Thursday, March 23, 2006

Marc Jacobs is the only man who understands me!

While I'm certainly not a neat freak, I'm not terribly messy either, so perhaps it's odd that I like all my clothing to look as though they're just a little unclean. No, that's not the best way to say it; I mean, I hate laundry, but I do it pretty often anyway. What I actually mean is that I like my colors to look muted, as though they were covered with just a thin layer of dust. So it's no surprise that I gravitate toward gray, black, camel, dirty-wash denim, and the occasional bit of mauve or dusty rose as well.

It's not that I don't like color. I love it. Spending an afternoon at MoMA or the Whitney or something really is my idea of a good time. It's just that, with my clothes, I don't want color to wash me out. While I will occasionally wear bright blues or purples (I have blue eyes, so blues and blue tones pick up on them rather than wash me out--but I still love dusty blues and periwinkles), most other bright colors look kind of overwhelming on me. If I absolutely must have bright item of clothing, I'll pair it with something as dark and muted-looking as possible, and I'll like it more when it's faded (I have an ancient green J. Crew tissue tee that I love to death, which is ironic, since it's probably about to die). I've pretty much stopped buying brights, since I know I won't wear them much.

The designer who seems to best understand my color quandary is Marc Jacobs (is there anything this man can't do?). I mean, I need to keep buying color, since I don't want to subscribe to black only like it's a Maoist uniform like everyone else in New York does. His colors are never garish or annoying or unflattering, and even though his clothes don't look vintage or ratty, they usually do look like they have some sort of story. They look faded, or worn, or loved, or something. Take the red dress. It's red. No dumbass would deny it's red. But it's not traffic light, in-your-face abrasive red. It's just nice, slightly washed-out red. Much better than stop-sign red. His use of slightly (but only ever so slightly) toned-down color and soft, brushed-feeling fabric makes his clothes better than real vintage. Today, I tried on a pair of olive pin-striped Marc Jacobs pants, and the color was sublime (the pants were too big, though). I also tried on a lilac (dusty lilac, I should say) slouchy Marc sweater (slouchy because it was way too big too, but tops are a lot more forgiving than pants), and while I don't exactly need sweaters going into spring, I couldn't resist it.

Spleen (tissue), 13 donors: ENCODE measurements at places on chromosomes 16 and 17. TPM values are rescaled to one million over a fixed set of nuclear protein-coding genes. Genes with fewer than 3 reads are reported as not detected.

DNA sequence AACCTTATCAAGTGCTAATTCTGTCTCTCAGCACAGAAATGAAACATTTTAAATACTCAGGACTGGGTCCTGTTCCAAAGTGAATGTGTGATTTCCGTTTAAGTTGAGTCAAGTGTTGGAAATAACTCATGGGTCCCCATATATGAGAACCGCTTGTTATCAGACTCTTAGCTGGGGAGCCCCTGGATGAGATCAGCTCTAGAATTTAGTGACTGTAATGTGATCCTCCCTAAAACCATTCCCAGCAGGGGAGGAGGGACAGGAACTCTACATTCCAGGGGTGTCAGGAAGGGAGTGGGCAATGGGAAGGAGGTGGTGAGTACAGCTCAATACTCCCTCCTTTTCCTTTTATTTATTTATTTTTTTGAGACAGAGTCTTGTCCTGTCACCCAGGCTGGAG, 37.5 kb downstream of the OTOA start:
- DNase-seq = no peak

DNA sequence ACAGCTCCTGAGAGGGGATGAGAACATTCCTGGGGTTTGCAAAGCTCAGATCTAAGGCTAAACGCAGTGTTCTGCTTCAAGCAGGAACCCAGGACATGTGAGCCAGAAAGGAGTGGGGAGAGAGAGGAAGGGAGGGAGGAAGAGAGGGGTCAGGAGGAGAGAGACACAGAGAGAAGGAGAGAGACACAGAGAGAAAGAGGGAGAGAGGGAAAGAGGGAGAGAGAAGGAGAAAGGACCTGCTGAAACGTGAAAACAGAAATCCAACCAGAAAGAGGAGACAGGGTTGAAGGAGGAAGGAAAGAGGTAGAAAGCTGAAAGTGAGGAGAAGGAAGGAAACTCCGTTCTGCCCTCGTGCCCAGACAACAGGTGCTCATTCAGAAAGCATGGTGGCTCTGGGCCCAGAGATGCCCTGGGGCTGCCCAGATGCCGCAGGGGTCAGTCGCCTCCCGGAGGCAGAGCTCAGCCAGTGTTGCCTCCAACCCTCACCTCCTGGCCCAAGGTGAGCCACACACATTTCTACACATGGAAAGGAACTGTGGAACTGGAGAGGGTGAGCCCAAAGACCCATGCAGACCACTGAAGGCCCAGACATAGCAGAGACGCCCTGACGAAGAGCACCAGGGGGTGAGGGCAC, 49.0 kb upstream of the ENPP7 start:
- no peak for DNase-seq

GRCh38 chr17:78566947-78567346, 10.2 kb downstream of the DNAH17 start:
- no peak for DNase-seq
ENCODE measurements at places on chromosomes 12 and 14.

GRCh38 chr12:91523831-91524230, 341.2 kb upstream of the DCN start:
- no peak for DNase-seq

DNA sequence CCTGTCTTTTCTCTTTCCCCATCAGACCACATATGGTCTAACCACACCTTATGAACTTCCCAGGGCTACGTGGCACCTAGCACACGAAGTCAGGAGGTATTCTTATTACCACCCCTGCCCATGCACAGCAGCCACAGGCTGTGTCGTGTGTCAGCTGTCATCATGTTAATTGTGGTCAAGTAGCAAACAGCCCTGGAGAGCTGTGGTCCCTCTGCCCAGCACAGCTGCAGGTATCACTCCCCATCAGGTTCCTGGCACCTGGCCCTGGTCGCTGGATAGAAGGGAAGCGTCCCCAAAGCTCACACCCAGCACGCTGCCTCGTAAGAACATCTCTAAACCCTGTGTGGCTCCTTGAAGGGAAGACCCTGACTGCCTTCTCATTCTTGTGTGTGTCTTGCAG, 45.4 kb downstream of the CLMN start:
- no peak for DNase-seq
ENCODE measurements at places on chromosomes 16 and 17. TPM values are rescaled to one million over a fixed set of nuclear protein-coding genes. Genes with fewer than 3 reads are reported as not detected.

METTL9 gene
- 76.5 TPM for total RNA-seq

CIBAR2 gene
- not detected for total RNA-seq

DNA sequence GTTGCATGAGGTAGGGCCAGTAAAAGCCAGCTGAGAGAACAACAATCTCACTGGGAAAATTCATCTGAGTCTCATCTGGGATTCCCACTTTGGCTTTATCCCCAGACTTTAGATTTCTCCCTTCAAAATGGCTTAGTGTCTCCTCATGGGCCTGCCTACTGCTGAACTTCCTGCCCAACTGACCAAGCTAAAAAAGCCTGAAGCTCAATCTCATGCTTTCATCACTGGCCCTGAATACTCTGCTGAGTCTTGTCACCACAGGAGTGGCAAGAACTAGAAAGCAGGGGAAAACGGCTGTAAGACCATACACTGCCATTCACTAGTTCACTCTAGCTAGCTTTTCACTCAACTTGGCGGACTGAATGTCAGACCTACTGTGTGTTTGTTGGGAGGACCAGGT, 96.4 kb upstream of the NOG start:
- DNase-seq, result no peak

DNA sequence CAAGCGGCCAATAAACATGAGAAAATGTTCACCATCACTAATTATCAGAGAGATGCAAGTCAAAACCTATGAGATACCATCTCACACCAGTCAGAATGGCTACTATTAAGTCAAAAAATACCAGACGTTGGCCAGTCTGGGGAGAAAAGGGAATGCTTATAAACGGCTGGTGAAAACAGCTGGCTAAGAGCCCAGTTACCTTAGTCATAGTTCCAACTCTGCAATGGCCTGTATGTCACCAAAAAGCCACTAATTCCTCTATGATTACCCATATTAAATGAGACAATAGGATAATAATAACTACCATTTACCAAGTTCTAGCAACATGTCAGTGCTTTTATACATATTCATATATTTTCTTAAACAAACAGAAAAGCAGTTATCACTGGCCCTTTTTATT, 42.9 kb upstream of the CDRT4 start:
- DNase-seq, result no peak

Now if only I could afford to buy all the rest of my clothes from Marc Jacobs, too. Sigh. Maybe Marc'll jump on the bandwagon and do a line for Target. Well, a girl can dream.


Post a Comment

<< Home